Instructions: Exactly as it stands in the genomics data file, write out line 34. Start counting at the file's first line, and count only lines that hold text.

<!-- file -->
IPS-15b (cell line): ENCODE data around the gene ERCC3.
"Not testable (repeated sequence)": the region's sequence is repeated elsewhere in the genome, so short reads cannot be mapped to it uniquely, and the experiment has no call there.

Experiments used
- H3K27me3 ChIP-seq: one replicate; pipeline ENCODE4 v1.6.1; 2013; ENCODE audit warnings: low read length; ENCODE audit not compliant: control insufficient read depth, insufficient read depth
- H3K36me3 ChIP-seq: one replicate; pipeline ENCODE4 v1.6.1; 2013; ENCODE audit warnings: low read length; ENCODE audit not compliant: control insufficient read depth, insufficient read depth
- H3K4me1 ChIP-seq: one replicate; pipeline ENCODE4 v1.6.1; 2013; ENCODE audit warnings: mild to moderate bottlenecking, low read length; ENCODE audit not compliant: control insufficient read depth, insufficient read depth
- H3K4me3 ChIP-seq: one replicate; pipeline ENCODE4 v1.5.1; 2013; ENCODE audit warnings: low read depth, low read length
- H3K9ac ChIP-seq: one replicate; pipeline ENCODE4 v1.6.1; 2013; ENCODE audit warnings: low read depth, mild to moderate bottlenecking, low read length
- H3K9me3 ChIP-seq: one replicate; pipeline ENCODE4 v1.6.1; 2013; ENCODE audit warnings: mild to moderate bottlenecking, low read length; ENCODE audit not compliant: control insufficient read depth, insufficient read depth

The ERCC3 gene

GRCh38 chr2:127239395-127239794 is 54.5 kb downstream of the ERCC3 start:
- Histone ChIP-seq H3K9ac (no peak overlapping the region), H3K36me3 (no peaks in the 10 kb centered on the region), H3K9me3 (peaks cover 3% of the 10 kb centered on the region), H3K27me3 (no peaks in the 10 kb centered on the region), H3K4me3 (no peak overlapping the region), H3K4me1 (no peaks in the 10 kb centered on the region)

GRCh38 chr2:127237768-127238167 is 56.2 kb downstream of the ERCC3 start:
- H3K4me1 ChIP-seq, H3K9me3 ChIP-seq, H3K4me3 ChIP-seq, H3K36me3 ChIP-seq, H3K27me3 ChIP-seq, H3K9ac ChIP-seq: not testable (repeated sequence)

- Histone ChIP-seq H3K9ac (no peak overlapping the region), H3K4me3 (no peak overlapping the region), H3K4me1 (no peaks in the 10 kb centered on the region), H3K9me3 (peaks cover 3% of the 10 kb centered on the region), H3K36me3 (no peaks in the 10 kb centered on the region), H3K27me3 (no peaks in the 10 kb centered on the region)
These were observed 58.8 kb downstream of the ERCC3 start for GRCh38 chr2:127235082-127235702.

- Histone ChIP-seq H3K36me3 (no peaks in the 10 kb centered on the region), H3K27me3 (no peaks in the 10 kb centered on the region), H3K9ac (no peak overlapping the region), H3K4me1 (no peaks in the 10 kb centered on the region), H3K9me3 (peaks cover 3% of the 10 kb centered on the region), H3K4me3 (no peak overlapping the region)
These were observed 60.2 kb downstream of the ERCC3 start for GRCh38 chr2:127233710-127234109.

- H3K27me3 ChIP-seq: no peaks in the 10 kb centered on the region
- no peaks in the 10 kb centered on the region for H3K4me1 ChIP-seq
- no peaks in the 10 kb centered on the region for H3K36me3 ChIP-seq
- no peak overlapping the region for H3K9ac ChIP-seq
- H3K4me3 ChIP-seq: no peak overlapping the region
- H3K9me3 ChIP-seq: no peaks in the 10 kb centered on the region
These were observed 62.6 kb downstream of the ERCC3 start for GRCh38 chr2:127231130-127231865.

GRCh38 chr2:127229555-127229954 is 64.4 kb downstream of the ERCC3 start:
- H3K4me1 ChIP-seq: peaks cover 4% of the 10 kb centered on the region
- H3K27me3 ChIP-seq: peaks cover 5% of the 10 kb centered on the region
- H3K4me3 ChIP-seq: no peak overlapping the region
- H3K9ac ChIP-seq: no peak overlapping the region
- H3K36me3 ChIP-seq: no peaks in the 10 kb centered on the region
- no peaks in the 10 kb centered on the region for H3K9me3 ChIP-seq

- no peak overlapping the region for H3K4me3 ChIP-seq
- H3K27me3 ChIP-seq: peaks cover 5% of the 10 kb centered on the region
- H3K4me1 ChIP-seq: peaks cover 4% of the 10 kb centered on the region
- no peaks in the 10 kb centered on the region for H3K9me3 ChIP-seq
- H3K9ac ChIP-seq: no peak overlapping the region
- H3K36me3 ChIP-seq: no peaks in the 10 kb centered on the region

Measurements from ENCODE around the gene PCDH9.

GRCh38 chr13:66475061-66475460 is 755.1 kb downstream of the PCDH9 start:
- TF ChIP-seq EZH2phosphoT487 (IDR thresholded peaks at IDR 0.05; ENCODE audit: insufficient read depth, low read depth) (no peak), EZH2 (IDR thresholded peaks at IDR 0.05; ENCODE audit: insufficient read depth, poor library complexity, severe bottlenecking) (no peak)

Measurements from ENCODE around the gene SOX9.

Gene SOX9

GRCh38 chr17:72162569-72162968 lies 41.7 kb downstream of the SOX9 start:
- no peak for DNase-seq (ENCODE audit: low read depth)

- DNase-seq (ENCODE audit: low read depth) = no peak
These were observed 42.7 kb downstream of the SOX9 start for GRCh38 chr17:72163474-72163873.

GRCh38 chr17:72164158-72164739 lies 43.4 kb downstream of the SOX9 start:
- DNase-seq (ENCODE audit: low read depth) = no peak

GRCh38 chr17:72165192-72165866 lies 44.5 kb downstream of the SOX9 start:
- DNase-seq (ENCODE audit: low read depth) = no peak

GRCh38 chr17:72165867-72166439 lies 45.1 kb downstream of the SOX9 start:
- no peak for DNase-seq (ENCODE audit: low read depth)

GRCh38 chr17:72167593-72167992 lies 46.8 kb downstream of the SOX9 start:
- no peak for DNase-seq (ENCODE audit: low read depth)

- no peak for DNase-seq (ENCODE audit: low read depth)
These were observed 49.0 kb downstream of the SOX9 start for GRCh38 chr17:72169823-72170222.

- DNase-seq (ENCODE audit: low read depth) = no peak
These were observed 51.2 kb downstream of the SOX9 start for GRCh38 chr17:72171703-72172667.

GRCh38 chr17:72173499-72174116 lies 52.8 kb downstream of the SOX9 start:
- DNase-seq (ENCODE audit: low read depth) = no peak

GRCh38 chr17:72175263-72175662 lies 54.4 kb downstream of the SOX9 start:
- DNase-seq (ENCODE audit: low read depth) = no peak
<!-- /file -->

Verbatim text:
- H3K27me3 ChIP-seq: peaks cover 5% of the 10 kb centered on the region